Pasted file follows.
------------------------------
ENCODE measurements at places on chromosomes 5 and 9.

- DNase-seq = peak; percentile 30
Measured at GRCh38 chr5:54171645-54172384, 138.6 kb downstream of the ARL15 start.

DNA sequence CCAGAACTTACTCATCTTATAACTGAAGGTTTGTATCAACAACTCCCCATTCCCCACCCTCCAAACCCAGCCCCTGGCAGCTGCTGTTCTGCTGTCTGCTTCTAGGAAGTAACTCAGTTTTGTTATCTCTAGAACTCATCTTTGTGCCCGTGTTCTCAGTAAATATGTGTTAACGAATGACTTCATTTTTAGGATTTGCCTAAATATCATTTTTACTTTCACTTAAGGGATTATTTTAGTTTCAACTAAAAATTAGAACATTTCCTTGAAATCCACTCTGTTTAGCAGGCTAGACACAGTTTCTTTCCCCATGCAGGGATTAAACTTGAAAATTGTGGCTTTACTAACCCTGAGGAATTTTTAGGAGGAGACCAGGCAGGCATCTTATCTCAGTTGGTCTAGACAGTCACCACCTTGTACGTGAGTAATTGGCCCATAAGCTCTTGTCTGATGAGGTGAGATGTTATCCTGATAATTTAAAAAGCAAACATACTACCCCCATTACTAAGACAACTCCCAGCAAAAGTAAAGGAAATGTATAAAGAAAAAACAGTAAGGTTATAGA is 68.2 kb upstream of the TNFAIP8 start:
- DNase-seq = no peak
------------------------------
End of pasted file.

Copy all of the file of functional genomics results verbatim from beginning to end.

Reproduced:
ENCODE measurements at places on chromosomes 5 and 9.

- DNase-seq = peak; percentile 30
Measured at GRCh38 chr5:54171645-54172384, 138.6 kb downstream of the ARL15 start.

DNA sequence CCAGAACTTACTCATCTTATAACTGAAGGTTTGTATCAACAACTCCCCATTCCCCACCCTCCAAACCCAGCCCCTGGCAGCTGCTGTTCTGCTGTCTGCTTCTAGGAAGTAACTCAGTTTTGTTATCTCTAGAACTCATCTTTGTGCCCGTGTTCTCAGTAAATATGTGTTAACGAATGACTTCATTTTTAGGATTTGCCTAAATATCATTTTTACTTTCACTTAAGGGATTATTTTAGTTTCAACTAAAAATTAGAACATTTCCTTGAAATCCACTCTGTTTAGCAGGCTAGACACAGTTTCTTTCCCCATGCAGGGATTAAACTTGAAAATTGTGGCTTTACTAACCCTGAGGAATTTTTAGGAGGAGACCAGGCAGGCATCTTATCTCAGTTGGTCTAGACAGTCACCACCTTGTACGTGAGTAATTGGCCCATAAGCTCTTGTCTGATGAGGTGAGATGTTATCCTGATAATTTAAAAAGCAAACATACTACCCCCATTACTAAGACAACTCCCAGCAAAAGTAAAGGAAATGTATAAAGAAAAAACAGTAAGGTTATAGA is 68.2 kb upstream of the TNFAIP8 start:
- DNase-seq = no peak